Rootstohealth's Blog


Ewww….Trans Fat
June 16, 2009, 6:16 pm
Filed under: FDA, Trans Fat

Another reason to ban them nationwide — http://www.eurekalert.org/pub_releases/2009-06/uoia-tfh061609.php —   They found that trans fat completely messes up a molecular pathway in your blood – displacing Omega-3 and Omega-6 fatty acids, disrupting blood flow, and promoting clumping.  

 

The most interesting – and important –  part of the press release?  The scientist behind this research, Fred Kummerow, says that the current trans fat labeling system is expensive and misleading because if there is less than 0.5 grams of trans fat per serving (where serving size is at the discretion of the food company), it can be labeled “trans fat free.”  Therefore, people can and are eating items with partially hydrogenated oils in them, assuming they are healthy.  He also said that “Partially hydrogenated fats can be made trans fat-free,” Kummerow said. “The industry would be helped by an FDA ban on trans fat that would save labeling costs, medical costs and lives.”  It seems like the FDA has some more work to do.  For now, read the ingredients labels, and not just the blurbs on the packaging.

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4 Comments so far
Leave a comment

There is no substitute for reading a food label. And as M. Nestle indicates, you probably should not be eating any processed food item that has more than five ingredients in it.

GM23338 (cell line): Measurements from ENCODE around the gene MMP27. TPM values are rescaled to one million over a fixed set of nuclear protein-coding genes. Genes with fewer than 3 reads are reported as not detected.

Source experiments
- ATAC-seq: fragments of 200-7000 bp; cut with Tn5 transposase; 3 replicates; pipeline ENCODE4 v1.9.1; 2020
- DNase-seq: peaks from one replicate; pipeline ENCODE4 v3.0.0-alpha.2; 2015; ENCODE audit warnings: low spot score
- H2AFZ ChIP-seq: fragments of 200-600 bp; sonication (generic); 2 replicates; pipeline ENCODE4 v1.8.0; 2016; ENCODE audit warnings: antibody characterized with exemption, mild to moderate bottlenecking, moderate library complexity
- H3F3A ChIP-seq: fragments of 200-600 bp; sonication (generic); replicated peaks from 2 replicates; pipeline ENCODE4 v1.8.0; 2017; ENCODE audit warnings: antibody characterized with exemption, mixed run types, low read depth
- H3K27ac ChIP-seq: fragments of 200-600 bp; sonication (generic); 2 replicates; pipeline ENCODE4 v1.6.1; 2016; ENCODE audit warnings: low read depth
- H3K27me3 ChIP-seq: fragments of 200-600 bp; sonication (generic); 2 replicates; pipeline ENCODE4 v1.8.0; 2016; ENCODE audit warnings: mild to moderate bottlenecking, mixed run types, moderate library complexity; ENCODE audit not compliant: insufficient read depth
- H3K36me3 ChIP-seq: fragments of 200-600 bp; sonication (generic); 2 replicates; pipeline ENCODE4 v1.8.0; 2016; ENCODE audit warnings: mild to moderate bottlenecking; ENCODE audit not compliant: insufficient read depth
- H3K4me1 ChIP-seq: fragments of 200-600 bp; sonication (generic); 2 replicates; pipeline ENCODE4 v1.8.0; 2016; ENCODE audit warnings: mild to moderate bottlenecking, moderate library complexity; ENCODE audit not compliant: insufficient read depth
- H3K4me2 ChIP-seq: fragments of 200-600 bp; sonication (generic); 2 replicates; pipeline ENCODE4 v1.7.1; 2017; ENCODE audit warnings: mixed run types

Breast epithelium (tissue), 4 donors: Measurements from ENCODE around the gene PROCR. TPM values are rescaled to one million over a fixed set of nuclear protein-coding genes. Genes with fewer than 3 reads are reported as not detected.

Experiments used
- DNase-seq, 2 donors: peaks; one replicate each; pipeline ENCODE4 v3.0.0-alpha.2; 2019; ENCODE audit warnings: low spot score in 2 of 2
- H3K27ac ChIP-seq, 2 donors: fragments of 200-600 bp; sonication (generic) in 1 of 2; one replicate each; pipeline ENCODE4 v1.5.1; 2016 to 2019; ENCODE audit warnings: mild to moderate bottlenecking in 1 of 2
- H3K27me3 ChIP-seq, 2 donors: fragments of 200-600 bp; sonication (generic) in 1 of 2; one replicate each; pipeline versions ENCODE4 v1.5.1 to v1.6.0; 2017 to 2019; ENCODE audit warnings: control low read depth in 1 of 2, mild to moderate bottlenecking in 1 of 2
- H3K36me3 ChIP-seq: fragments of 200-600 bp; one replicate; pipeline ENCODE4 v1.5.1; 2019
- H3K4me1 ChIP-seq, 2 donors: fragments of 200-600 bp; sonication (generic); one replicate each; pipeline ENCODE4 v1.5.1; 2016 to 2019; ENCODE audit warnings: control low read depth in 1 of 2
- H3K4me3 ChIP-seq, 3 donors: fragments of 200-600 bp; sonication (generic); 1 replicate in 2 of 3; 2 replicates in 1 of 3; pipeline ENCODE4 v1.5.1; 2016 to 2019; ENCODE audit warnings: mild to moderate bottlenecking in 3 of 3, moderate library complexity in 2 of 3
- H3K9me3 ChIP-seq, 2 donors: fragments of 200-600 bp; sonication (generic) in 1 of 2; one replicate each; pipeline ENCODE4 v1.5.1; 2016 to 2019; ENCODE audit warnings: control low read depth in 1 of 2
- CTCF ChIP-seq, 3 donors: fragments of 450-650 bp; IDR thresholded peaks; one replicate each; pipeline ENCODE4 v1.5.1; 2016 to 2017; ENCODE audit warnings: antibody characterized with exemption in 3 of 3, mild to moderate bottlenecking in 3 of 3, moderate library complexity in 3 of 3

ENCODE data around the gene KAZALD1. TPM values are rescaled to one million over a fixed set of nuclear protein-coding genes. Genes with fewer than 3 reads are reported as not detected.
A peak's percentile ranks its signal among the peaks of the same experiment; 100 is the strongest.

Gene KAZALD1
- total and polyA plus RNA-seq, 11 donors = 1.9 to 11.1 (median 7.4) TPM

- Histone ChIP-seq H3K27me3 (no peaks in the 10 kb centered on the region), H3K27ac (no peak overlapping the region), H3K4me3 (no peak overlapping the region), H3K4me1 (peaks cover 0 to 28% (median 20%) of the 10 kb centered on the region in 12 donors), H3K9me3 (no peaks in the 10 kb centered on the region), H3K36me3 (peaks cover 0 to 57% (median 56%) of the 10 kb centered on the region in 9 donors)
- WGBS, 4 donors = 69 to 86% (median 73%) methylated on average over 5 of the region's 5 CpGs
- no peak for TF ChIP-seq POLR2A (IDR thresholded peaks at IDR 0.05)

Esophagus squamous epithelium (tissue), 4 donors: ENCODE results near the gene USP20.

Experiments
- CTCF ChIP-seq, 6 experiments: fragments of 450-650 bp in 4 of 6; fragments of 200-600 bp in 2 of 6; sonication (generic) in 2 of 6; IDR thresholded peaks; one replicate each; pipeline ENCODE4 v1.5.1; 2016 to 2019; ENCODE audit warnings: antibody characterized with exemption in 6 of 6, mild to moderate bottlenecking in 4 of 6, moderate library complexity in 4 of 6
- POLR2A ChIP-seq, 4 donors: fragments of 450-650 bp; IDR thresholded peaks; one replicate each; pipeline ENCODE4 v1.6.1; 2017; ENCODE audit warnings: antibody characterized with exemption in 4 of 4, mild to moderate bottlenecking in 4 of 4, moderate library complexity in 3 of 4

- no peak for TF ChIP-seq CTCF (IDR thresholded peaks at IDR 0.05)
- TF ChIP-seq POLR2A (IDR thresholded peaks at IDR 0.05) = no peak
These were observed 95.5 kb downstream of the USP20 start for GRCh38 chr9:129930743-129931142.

Comment by Rosa D'Abate

Do you know if Fred Kummerow means that products such as trans fat free shortening or frying oil, which typically have trans fats? In other words, what I really want to know is whether my sweet potato fries that I love eating in NYC are just made with the artificial sweetener of trans fats…

Comment by Lauren

Bad news…I just looked at the regulations from the NYC Health Department for restaurants/food establishments — http://www.nyc.gov/html/doh/downloads/pdf/cardio/cardio-transfat-bro.pdf Turns out everyone is complying to the 0.5 grams or less rule (Take a look at #7). Best bet is to ask restaurants the kind of oil they use…if it’s a liquid oil such as soybean, canola, corn, olive, safflower and sunflower oil…you’re good to go!

Comment by rootstohealth

I thought that trans fats were banned from restaurants in NYC… Would it make sense for restaurants to somehow fry their food in oil that has a small percentage of trans fats? I would think that if it got out that is what they used, it would hurt the restaurant’s image…

Comment by Dan




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